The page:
The Searchers were an English group that formed in 1957; after reaching chart success in the UK, they then found further success in the US with the help of The Beatles’ ushering in the British Invasion. They are regarded as being one of a handful of bands to spearhead the movement known as Merseybeat, which essentially boils down to the style of beat, skiffle, and rock ‘n’ roll music that emerged from the Liverpool area throughout the 1960s. After The Beatles initially found unparalleled popularity with their numerous top ten singles in the US, The Searchers tailed along about became the second band from Liverpool to have a US hit with their cover of Jackie DeShannon’s “Needles and Pins”. In general, they were mostly known for their Merseyfied covers of American pop, rock, and R&B singles; indeed, their only original single to get the top ten treatment was “Sugar and Spice”, yet although it went to #2 in the UK it failed to crack the top 40 in the US. Nonetheless, they still managed to get a few of their singles to crack the top 20 in the US, especially impressive considering that The Beatles practically invaded every sector of popular music at the time.
I like this band pretty well. Although its easy to forget about the massive wave of talent that came in the wake of The Beatles’ ridiculous success, the Monkees, Kinks, Dave Clark Fives, and Peter and Gordons of the world should not be so quickly brushed aside. There was clearly an entirely new sound emerging from across the sea, and The Searchers portrayed it just as well as any other British group of the time. Their sound is textured, playful, and demonstrative of a more creative lyricism and melody that records from the likes of teen pop and early rock ‘n’ roll often lacked. And this was true even if the lyrics and melodies they emitted were not written by them!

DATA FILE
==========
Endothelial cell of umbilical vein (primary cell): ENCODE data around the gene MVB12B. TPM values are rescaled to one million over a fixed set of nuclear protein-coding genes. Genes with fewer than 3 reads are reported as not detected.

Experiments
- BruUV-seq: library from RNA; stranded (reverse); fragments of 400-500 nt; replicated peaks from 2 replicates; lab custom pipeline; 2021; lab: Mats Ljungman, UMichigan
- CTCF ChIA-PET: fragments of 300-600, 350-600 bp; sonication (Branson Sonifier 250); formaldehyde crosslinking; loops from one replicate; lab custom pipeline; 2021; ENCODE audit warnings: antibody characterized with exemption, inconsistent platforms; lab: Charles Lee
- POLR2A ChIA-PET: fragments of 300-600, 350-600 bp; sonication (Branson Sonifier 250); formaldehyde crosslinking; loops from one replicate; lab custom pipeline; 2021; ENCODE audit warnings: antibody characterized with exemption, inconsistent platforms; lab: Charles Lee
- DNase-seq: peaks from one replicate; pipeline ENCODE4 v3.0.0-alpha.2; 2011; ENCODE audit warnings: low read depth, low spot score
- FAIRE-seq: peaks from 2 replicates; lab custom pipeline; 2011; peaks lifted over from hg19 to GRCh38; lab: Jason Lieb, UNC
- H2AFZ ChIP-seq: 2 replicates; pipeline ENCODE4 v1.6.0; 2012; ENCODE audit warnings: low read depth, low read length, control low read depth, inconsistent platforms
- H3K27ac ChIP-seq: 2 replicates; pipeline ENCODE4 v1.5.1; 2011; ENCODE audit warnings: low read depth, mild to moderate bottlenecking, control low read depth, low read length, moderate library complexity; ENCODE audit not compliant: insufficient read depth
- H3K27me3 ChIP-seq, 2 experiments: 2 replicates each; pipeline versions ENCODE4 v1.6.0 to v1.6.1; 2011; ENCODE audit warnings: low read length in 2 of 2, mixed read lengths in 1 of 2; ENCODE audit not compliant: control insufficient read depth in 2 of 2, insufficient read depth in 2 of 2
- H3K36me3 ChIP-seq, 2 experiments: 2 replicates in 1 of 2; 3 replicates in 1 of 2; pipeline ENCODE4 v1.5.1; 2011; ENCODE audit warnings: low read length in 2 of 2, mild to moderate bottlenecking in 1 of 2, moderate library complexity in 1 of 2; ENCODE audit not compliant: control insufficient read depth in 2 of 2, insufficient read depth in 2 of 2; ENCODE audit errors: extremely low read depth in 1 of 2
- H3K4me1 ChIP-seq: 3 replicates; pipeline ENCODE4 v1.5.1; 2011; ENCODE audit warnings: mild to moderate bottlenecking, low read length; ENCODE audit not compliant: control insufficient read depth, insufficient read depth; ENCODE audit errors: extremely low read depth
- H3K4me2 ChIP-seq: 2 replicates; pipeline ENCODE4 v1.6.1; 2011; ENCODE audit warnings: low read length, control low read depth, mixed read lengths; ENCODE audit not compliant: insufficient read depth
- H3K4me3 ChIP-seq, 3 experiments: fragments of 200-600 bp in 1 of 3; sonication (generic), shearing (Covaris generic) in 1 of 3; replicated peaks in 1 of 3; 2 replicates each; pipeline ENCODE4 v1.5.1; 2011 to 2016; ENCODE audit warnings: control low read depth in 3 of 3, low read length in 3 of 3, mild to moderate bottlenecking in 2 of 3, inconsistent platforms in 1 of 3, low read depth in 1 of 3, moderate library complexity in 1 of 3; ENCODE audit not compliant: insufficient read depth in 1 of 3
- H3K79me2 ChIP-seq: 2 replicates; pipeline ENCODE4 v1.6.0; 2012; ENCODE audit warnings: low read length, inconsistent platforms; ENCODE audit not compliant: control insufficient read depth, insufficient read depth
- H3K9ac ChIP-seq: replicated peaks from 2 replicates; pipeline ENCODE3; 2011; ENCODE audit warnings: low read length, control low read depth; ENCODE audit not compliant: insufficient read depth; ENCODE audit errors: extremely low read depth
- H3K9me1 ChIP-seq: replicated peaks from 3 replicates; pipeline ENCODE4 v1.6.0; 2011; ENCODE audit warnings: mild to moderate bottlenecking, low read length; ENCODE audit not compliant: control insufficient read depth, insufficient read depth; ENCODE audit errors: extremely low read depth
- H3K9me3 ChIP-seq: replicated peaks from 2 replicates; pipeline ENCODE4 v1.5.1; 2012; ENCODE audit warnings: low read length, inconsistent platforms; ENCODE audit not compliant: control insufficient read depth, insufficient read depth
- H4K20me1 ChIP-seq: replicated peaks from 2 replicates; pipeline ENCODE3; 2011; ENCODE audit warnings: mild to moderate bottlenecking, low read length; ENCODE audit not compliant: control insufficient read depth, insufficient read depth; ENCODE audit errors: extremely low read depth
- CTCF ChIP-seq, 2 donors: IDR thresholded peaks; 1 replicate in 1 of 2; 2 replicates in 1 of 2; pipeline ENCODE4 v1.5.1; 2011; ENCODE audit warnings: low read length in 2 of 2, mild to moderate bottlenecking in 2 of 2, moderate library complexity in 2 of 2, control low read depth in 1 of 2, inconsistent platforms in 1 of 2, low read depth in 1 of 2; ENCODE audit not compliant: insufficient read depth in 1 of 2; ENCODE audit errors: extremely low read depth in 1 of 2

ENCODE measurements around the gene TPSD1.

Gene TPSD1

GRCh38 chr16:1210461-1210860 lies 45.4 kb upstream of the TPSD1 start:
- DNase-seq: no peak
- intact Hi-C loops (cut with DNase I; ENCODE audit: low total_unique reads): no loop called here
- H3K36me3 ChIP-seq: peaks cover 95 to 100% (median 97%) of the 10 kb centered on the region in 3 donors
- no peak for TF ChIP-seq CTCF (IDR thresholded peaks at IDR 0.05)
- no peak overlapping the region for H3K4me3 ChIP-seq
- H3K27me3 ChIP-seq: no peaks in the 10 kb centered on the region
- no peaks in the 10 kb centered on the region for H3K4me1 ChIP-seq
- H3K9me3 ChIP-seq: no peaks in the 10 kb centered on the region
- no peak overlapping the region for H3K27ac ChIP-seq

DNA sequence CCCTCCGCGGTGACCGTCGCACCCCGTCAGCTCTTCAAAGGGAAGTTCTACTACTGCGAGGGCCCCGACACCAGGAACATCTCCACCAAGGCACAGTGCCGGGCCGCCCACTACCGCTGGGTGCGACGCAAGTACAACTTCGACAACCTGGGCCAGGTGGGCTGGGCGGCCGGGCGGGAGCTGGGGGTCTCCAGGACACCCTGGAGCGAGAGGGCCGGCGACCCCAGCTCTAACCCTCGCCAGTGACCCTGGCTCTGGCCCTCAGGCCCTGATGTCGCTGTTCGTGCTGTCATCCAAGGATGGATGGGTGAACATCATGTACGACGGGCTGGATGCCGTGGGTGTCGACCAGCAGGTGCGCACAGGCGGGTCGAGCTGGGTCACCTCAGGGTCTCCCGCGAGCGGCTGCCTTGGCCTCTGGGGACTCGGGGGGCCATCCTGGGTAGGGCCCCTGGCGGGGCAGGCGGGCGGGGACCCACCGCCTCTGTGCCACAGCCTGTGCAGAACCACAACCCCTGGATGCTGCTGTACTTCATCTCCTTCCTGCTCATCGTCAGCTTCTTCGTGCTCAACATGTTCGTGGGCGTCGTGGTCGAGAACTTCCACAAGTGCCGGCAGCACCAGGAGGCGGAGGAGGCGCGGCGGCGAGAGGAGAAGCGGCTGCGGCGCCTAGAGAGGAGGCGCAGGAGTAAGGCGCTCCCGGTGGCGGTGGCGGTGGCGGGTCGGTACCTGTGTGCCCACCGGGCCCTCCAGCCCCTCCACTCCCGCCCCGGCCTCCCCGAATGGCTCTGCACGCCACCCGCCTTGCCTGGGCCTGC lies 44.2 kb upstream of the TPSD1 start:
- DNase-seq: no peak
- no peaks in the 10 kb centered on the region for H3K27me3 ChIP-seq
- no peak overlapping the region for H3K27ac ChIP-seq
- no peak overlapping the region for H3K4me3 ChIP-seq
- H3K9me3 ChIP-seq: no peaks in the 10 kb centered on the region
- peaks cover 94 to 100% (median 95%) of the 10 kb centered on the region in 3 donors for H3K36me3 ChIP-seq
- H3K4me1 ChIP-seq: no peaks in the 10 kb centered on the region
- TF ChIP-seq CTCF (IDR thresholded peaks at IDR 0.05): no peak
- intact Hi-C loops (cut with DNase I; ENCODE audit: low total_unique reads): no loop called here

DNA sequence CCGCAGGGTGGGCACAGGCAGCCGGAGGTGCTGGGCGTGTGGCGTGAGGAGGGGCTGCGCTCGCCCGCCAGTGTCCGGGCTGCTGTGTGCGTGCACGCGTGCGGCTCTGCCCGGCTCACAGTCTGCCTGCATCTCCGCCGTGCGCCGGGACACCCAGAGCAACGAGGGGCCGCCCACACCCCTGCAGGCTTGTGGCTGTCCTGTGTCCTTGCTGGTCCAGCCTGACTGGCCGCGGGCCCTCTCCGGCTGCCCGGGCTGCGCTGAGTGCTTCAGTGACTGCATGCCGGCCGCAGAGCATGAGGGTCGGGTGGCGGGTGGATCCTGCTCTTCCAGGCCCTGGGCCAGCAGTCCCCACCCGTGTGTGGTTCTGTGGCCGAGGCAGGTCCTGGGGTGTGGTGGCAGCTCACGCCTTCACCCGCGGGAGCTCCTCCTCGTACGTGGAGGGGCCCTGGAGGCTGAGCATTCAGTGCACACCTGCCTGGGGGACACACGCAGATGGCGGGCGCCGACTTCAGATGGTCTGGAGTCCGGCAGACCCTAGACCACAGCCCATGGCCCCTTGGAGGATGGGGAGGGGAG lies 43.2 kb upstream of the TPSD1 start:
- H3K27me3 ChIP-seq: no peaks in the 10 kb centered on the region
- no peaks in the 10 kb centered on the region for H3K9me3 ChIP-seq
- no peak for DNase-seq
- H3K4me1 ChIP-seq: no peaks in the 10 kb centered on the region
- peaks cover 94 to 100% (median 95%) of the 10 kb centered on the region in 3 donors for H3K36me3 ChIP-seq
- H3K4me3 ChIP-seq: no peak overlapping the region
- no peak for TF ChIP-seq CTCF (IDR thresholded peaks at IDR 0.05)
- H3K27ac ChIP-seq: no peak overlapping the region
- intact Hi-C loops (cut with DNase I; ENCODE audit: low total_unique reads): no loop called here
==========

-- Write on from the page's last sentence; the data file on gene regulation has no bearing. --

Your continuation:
In the US, their cover of The Clovers’ “Love Potion No. 9” proved to be their most commercially successful, going all the way up to #3. This was surely more profitable than the original, which only went to #23 back in 1959. It should be noted that the song was written by the Leiber-Stoller songwriting duo, who have penned a number of memorable hits for the likes of Elvis Presley, The Coasters, and The Drifters. Known for their ability to craft playful metaphors and imagery in their compositions, this particular song tells of the sudden powers of the titular potion, which turns out to be an aphrodisiac for the song’s speaker. I do oppose the song’s usage of the slur “g*psy” at the start, as well as the stereotypical demonization of the woman who prescribes the potion. However, the unexpected visuals of the speaker “kissing a cop down on 34th and Vine”, while only subtlety gay, is far more than what was in circulation at the time – and I’ll take all that I can get!
Overall, though, it’s about as straight-forward as a Searchers single can get. It’s probably their strongest in exemplifying the band’s understanding of melody and form and it’s a pleasant listen through and through. With that said, the arrangement and production is simplistic enough to be sure that the group probably didn’t have much more up their sleeves besides the constant covers that they were churning out. There’s nothing wrong with that, of course – I love me a good cover song, especially when the artist makes valid efforts to keep their recording from just being a carbon copy of the original. With The Searchers’ cover, the Coasters-esque doo-wop is removed and replaced with a lighter breed of British rock ‘n’ roll that was becoming all the rage in ’64. For that, I say this cover is all for the better.